A person who has good thoughts cannot ever be ugly. You can have a wonky nose and a crooked mouth and a double chin and stick-out teeth, but if you have good thoughts it will shine out of your face like sunbeams and you will always look lovely.”   (Roald Dahl, The Twits)

This quote is quite possibly my absolute favourite of all time.  Roald Dahl has such a special and unique way of engaging with his readers, young and old alike.  This book is hilariously entertaining. The Twits are horrible, dirty, nasty characters who enjoy torturing animals and children until eventually the animals strike back and exact their revenge.  Mr and Mrs Twit are ugly because of their thoughts, explains the narrator, and they become more and more hideous by the day because of their bad thoughts and behaviour.  About the importance of inner beauty, this particular quote is self-explanatory and is an important life lesson. Be happy and kind and think only good thoughts and that happiness will show on your face.


Booking Through Thursday – Ideal

I want you to think about your ideal reading experience. Think about the location. (Your bed? Favorite chair? The beach? Indoors or outdoors?). Think about the sounds. (Is there music playing? Happy children playing in the background? Utter silence?) Is there a snack or beverage nearby? Are you alone or with friends/family (presumably being quiet enough for you to read in peace)? What kind of lighting is there? Are you dressed in something ultra-comfy? What’s your position? Curled up? Stretched out?

Now … describe it so that we can all feel exactly how perfect it is … and why


I’ve just come across the above blog post from another Book Blogger – Booking Through Thursday, and thought it was such a great idea I wanted to share it with you guys, and tell you about my perfect reading experience.

“It’s strange to describe reading a book as a really great experience, but that’s kind of how it felt.”

Stephen Chbosky, The Perks of Being a Wallflower

Reading is such a personal experience you know, everyone likes to do it just a little differently!  Me, I can do it anywhere!  In bed, in the bath, even on the toilet – there have been a number of occasions when I have been reading a book that is so good, I’ve taken it with me to the loo, just to read a few more lines!  And being mum to a lively, excitable 2 year old it is often the only place I get any peace!!  But my ideal reading place?  Where would I end up if I could be anywhere in the world right now, reading anything I want?  For me, the answer is quite simple.  I am an al fresco reader and my perfect place to read would be in my own back garden on a hot summers day.  Now, living in England we don’t get too many of those so when they come, they must be savoured.  As soon as the sun starts to peek from behind the clouds all plans are dropped, shopping is cancelled, housework is forgotten, even school and work become obsolete as we all scramble outside in our long forgotten shorts and t-shirts, desperate to feel the warm caress of golden sunshine against our Vitamin D deprived complexions.  I always head to my favourite place in the world, my garden.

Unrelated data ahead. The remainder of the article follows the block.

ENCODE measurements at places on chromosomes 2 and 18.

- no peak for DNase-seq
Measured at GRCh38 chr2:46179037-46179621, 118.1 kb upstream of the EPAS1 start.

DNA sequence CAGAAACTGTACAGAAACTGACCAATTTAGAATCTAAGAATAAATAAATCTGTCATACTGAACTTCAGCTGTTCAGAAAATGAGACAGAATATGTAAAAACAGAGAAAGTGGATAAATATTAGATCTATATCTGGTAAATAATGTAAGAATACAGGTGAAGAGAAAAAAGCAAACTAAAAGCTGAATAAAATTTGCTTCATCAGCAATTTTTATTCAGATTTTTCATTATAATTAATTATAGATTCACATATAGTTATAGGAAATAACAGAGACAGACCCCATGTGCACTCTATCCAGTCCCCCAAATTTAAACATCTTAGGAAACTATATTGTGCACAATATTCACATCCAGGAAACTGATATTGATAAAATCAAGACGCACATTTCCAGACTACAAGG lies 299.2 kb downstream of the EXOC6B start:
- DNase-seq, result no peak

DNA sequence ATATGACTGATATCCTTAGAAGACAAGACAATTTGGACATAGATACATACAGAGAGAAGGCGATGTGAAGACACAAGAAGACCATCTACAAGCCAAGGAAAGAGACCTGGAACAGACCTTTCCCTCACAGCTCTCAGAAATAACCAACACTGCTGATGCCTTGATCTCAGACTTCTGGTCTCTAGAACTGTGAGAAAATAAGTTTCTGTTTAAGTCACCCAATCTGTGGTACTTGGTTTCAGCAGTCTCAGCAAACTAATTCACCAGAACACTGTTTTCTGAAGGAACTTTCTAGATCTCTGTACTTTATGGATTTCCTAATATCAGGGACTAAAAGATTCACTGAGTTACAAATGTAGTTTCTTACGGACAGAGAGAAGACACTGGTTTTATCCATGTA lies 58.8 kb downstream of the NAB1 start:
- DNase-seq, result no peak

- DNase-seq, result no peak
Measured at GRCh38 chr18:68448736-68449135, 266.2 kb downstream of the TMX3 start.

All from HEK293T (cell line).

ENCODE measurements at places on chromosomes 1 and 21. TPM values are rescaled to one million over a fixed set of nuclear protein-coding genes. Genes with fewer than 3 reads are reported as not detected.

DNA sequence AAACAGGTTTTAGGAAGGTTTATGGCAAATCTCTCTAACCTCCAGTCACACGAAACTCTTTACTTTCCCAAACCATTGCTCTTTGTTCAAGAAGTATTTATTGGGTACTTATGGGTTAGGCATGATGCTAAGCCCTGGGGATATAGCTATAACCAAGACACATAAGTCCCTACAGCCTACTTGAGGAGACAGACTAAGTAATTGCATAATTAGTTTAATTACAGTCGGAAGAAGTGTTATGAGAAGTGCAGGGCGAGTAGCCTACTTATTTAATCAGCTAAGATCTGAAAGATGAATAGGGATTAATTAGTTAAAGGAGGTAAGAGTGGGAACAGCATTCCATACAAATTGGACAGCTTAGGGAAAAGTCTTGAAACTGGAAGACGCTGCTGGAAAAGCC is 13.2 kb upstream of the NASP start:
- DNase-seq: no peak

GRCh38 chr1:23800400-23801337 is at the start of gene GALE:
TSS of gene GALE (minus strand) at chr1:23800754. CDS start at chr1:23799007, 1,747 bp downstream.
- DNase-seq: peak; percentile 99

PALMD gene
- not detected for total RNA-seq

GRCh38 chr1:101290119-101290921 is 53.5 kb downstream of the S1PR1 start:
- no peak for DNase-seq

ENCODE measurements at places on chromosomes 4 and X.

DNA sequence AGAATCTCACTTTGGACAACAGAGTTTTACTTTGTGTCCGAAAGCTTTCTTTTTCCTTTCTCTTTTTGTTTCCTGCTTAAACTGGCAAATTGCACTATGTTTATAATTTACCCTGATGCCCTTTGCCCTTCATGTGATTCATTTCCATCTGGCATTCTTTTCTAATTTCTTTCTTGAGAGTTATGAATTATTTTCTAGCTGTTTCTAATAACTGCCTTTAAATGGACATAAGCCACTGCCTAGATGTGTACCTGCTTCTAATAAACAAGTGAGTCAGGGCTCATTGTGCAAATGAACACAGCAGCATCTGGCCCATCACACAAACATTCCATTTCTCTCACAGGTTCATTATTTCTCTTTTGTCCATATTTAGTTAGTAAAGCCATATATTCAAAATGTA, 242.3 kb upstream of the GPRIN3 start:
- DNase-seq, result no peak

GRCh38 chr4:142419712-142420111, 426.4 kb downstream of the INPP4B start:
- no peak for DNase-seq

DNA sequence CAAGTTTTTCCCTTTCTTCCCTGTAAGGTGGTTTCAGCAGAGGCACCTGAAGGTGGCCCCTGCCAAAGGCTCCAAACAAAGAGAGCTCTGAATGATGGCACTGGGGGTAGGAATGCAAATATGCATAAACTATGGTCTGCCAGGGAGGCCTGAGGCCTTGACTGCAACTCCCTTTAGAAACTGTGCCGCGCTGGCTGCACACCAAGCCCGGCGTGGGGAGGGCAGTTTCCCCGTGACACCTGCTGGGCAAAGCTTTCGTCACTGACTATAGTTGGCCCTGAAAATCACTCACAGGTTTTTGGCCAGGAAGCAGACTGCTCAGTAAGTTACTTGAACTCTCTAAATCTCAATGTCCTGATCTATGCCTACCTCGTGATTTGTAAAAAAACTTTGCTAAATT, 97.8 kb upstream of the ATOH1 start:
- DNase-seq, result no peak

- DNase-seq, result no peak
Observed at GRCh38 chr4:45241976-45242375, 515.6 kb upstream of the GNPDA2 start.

My garden is nothing special, it’s not acres and acres of lush green lawns, I don’t have an orchard, or a vineyard or a swimming pool and tennis courts.  It’s rather a humble little space but it is one of which we are very proud.  We have transformed our little patch from a jungle overgrown with poison ivy, weeds and the tangled webs of spiders into an oasis of humble loveliness where flowers gently sway in the breeze and love and beauty flow from every corner.

Today, I am dressed comfortably in shorts, flip flops and a t-shirt, most likely depicting the name of some race or other in which I have proudly participated, my hair is long and I wear it loose and flowing down my back.  I pull out my favourite sun lounger and lie on my front, propped up on my elbows and open my book.  As time goes by, I feel my skin start to prickle slightly with the heat when a gentle breeze rustles through the farmers golden field of corn and creeps up on me causing the hairs on my arms to momentarily stand on end, it whips my hair and causes a pleasant tickle on the back of my neck when just as quickly as it arrived, it is gone and everything is still again,